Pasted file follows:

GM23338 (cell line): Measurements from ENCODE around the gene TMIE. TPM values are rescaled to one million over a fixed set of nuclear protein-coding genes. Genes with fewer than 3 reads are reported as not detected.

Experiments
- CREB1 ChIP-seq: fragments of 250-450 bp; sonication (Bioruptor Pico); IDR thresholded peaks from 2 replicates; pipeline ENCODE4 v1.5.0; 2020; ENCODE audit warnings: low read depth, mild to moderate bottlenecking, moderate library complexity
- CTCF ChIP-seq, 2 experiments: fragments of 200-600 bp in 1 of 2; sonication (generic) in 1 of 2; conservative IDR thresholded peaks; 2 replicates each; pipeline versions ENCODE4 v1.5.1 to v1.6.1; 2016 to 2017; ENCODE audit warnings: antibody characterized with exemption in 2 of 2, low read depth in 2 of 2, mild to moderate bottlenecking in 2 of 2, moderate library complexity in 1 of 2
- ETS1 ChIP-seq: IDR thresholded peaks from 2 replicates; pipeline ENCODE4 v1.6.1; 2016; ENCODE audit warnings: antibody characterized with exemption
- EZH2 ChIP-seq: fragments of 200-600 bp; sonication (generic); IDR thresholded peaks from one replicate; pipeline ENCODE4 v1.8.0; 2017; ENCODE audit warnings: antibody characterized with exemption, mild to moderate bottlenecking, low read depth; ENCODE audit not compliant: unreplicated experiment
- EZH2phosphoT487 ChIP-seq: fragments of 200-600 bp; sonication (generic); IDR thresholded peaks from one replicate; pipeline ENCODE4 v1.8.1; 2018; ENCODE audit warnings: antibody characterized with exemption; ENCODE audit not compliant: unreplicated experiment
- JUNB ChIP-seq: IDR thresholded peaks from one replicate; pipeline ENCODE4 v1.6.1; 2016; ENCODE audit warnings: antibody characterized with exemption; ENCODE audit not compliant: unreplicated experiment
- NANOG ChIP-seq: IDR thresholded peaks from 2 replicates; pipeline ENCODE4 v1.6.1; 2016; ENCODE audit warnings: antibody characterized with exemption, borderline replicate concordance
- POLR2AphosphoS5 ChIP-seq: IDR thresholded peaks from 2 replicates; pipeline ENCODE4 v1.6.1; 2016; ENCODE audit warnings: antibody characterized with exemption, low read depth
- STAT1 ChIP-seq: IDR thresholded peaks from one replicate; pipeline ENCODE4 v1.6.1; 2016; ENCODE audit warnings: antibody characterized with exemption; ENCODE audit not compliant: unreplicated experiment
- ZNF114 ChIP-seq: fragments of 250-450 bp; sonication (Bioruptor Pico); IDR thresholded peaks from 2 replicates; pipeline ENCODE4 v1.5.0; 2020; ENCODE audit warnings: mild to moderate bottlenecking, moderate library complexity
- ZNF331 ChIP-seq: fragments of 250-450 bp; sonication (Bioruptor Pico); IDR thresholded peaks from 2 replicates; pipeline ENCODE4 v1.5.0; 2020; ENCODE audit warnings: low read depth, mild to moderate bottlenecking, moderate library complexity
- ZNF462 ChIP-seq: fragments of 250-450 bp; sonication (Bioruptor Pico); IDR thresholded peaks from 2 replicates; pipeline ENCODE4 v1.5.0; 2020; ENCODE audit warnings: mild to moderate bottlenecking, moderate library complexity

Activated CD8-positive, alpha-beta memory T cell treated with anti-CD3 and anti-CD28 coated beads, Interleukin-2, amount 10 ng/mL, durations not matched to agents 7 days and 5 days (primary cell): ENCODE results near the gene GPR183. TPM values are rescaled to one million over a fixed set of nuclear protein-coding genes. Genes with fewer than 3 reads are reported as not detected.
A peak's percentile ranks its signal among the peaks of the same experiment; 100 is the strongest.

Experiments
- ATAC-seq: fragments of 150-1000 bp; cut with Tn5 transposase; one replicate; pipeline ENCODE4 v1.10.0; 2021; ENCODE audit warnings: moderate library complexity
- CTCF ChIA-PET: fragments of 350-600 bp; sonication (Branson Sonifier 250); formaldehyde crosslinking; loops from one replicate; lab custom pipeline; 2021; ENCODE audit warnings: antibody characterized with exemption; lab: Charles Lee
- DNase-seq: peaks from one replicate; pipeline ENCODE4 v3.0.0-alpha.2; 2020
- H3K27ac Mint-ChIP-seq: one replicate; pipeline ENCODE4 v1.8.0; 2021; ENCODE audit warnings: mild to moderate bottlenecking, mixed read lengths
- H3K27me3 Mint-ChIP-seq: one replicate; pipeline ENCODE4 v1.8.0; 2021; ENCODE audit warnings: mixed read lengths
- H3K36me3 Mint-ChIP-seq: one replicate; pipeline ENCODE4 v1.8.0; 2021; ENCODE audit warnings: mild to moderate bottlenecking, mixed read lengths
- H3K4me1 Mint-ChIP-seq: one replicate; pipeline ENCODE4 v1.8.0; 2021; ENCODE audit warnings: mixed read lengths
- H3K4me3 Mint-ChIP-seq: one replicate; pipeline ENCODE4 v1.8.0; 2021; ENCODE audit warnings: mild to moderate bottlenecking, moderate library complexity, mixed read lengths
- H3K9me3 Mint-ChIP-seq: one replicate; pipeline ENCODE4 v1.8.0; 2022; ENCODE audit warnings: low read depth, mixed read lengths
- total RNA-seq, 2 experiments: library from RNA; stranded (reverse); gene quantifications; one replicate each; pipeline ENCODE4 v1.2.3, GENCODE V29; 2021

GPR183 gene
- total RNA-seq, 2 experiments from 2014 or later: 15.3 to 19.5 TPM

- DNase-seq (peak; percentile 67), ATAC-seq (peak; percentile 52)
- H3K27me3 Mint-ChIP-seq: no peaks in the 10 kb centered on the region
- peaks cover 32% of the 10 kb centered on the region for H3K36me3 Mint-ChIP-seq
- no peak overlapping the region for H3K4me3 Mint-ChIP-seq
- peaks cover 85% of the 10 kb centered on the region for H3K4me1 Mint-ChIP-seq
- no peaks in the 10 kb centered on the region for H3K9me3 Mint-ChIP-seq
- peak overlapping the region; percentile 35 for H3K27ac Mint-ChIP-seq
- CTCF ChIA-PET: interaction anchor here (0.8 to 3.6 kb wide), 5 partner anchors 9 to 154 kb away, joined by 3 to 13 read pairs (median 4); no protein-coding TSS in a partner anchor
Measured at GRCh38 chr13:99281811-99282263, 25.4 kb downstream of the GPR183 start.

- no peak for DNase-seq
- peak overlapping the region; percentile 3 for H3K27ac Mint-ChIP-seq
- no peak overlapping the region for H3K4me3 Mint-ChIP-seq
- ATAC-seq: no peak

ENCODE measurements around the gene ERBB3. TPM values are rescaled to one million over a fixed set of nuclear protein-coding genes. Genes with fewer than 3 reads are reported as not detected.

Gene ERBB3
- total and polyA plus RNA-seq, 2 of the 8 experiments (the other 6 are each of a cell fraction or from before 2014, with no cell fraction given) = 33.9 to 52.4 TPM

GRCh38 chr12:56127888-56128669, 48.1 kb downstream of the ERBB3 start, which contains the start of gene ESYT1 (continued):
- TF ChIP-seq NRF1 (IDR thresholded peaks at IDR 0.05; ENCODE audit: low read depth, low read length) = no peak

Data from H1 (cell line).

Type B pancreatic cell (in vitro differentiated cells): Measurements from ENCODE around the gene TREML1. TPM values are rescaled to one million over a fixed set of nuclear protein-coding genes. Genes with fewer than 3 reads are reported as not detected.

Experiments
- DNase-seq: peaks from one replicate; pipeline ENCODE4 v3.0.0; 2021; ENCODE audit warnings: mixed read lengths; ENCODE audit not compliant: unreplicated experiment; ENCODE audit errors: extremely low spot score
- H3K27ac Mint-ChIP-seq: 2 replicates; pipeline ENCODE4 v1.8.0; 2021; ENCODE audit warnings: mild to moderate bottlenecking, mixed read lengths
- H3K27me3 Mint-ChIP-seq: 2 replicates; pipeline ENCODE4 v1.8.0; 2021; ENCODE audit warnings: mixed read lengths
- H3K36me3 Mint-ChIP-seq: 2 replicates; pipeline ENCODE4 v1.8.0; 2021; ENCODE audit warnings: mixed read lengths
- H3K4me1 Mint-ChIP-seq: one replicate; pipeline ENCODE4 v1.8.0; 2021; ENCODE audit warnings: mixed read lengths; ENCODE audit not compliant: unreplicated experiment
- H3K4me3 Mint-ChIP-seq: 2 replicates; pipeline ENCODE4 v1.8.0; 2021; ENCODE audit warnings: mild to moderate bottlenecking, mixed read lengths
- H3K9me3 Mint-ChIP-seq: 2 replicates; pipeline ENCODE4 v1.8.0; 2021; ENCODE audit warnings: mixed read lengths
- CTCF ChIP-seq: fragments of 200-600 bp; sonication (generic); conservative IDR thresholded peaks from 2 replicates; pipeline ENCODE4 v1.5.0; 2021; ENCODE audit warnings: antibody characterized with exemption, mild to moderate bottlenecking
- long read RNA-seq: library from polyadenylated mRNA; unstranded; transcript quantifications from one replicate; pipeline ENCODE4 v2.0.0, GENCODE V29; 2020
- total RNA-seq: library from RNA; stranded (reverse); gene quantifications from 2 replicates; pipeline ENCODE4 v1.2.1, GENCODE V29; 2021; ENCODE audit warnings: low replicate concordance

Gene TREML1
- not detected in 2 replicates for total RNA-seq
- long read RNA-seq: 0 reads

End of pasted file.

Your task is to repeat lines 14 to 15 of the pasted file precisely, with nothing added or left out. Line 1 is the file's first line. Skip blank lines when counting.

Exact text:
- ZNF462 ChIP-seq: fragments of 250-450 bp; sonication (Bioruptor Pico); IDR thresholded peaks from 2 replicates; pipeline ENCODE4 v1.5.0; 2020; ENCODE audit warnings: mild to moderate bottlenecking, moderate library complexity

Activated CD8-positive, alpha-beta memory T cell treated with anti-CD3 and anti-CD28 coated beads, Interleukin-2, amount 10 ng/mL, durations not matched to agents 7 days and 5 days (primary cell): ENCODE results near the gene GPR183. TPM values are rescaled to one million over a fixed set of nuclear protein-coding genes. Genes with fewer than 3 reads are reported as not detected.